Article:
Archive for the 'US Psychology' Category

Sandy IDPs & some good mental health information for New York & New Jersey

If you have paid attention to any news from the Northeast U.S. in last couple weeks, you know that here in New York and across the river in New Jersey many people are hurting in the wake of the “superstorm” Sandy. According to the New York Times, there are an estimated 10,000-40,000 internally displaced persons (IDPs) in New York City alone. In response to the massive loss and devastation along the waterfront, there have been many heartwarming displays of care by neighbors, friends, and even complete strangers. And in contrast to the response to Hurricane Katrina in New Orleans, local government and even the Feds seem to have their act together in providing supplies and now housing to those displaced.

IDP issues may, however, become a long-term issue. The sudden loss of material goods and social connections that people have based on where and how they live can have long-term consequences for social capital, employment opportunities, and even just knowing how to complete everyday tasks (e.g., where to get healthy food for your kids). The outpouring of support needs to be transformed into long-term engagement with IDPs, along the lines of the better psychosocial programs undertaken in more severe IDP crises (e.g., in Medellín, Colombia).

In the meantime, there has been a little attention to mental health. The best I have seen so far has been a post by “The 2×2 Project,” a blog written by Dr. Lloyd Sederer out of Columbia University’s Mailman School of Public Health. (A thank you to my wife, who forwarded me the link.) Here’s the intro, which sums up and corrects the myths that are often hears in immediate post-disaster environments:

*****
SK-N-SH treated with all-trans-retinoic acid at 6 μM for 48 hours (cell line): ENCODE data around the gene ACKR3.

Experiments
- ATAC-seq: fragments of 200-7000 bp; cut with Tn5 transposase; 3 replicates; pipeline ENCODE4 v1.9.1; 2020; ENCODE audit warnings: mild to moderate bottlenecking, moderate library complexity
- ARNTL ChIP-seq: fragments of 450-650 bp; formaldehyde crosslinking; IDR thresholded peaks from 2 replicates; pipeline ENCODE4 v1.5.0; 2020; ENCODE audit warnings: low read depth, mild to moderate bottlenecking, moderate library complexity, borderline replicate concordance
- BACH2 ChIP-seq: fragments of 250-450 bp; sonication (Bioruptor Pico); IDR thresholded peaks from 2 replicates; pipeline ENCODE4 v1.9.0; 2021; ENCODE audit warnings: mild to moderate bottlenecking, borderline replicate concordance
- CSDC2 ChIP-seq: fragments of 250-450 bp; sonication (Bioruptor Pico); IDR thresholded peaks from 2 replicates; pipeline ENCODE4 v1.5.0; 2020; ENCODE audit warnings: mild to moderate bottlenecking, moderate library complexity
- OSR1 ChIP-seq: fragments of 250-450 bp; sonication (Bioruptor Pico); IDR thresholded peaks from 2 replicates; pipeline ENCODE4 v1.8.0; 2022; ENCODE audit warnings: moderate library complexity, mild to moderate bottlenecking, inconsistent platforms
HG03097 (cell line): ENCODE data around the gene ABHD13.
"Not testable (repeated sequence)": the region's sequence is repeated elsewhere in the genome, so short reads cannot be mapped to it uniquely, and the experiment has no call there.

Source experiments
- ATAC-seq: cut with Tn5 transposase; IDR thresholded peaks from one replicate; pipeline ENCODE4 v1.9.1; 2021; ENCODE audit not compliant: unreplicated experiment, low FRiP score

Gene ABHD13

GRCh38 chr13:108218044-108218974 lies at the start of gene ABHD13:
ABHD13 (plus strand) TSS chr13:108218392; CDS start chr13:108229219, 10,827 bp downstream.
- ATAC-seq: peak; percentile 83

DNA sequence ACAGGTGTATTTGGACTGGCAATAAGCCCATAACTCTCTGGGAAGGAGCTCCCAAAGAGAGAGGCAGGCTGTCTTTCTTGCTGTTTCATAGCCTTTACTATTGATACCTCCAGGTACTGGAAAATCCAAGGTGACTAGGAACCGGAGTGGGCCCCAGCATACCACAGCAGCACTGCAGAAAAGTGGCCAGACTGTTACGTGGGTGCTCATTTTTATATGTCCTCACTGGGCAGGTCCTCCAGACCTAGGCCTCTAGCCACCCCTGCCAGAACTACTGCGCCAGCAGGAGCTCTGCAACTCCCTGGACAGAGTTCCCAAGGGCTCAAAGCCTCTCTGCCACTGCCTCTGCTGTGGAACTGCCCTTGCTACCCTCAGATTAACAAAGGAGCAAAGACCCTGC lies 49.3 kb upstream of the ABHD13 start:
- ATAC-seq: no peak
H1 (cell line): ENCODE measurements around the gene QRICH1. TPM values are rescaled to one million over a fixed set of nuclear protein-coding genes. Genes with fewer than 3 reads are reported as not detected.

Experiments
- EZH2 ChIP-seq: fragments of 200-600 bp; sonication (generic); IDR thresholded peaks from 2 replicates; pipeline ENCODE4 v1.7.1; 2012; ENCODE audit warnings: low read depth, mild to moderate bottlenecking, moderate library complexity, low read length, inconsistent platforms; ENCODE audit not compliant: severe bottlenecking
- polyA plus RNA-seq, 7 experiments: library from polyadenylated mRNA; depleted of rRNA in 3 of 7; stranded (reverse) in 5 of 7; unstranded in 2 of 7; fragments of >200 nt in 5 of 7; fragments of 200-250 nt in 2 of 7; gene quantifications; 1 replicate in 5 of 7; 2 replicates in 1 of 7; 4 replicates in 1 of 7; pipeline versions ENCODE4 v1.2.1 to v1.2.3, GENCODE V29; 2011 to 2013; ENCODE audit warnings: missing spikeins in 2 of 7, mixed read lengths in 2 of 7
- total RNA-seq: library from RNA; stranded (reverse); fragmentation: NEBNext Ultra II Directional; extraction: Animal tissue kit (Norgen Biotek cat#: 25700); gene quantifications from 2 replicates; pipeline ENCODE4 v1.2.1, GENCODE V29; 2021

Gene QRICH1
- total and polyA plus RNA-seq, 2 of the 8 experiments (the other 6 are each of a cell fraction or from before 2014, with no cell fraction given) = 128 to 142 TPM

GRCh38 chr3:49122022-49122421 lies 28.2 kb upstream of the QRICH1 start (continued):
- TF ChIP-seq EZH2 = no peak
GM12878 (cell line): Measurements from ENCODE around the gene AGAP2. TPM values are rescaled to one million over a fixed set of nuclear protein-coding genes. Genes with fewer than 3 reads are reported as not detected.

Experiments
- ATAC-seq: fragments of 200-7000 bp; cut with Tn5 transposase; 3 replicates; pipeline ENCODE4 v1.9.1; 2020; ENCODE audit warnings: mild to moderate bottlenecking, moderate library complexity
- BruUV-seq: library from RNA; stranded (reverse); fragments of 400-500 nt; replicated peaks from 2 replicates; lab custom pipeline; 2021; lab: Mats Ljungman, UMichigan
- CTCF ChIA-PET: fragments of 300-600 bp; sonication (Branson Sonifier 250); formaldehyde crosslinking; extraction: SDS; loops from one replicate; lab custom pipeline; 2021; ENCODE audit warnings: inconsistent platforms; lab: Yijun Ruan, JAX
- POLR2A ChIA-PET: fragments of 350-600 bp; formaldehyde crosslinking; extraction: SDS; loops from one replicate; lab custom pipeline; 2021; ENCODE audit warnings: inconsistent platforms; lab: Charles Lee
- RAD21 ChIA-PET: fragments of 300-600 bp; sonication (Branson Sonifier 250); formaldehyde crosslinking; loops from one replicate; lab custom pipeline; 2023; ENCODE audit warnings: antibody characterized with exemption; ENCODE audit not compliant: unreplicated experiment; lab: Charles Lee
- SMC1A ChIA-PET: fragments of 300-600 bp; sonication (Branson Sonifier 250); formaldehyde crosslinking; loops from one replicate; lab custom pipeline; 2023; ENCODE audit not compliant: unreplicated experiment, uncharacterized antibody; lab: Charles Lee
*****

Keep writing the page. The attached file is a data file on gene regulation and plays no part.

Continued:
In the aftermath of Hurricane Sandy, opinions—some reliable, some misleading— about the storm’s potential mental health impact have proliferated. When media channels act responsibly they engage experienced experts as spokespeople; when that does not happen, wrong information adds to the public’s anxiety and can foster inappropriate clinical interventions and waste resources.

In the latter category, perhaps the greatest myths I have heard are:

Post-traumatic stress disorder (PTSD) can appear in the immediate wake of a disaster.

Watching television can cause PTSD.

The highly common psychic distress in the wake of a disaster is a mental illness.

Here are some facts:

Psychic distress after a disaster, which can be highly prevalent and last up to a month, generally is a normal reaction to an abnormal situation.

Read the rest of the post (and check out other informative posts) here.

“Canine PTSD” or “Army dogs suffer from Pavlovian conditioning”